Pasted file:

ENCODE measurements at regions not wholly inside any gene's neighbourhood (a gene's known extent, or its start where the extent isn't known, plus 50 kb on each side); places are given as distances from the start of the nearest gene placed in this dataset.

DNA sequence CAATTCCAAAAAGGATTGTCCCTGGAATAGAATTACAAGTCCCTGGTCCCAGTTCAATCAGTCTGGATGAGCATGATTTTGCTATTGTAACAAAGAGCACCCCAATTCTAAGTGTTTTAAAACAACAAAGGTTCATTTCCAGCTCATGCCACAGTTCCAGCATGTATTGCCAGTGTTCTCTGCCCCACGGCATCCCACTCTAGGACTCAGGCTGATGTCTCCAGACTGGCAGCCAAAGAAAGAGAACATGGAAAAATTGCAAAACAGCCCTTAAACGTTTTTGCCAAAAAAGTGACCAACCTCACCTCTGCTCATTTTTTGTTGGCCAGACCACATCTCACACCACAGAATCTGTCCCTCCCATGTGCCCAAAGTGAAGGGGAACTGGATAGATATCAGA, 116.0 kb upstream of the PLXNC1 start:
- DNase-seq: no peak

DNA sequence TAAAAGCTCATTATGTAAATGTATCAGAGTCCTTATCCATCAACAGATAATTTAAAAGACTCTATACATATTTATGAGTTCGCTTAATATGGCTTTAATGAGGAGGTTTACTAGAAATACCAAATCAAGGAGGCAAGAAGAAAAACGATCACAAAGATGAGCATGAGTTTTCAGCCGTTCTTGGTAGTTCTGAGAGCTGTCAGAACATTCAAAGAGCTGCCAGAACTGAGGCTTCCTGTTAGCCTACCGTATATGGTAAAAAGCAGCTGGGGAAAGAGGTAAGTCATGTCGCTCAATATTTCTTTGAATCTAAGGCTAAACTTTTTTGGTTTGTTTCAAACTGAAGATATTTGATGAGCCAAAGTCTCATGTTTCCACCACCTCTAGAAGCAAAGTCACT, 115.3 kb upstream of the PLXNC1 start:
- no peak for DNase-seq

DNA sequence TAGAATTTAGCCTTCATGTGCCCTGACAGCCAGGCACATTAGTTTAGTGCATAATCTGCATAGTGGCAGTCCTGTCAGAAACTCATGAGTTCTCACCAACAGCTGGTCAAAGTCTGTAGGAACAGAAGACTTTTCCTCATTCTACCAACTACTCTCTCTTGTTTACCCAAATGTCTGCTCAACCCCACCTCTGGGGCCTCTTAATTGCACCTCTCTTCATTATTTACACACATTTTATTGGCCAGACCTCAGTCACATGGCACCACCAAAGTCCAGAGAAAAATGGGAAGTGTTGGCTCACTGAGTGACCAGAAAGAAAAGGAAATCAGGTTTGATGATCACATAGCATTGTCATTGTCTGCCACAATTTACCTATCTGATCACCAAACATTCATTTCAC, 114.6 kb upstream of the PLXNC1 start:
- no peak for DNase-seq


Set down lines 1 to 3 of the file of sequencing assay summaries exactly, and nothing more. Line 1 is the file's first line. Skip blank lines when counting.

ENCODE measurements at regions not wholly inside any gene's neighbourhood (a gene's known extent, or its start where the extent isn't known, plus 50 kb on each side); places are given as distances from the start of the nearest gene placed in this dataset.

DNA sequence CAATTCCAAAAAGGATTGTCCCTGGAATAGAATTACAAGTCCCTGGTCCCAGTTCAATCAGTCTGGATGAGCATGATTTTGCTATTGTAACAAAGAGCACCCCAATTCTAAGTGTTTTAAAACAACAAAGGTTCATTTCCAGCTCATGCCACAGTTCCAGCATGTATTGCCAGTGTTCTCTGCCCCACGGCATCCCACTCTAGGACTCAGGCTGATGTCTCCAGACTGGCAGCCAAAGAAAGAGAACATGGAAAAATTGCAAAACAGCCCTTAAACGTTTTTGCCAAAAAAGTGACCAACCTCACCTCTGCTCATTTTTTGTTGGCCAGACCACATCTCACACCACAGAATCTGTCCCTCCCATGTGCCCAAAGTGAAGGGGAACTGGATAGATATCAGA, 116.0 kb upstream of the PLXNC1 start:
- DNase-seq: no peak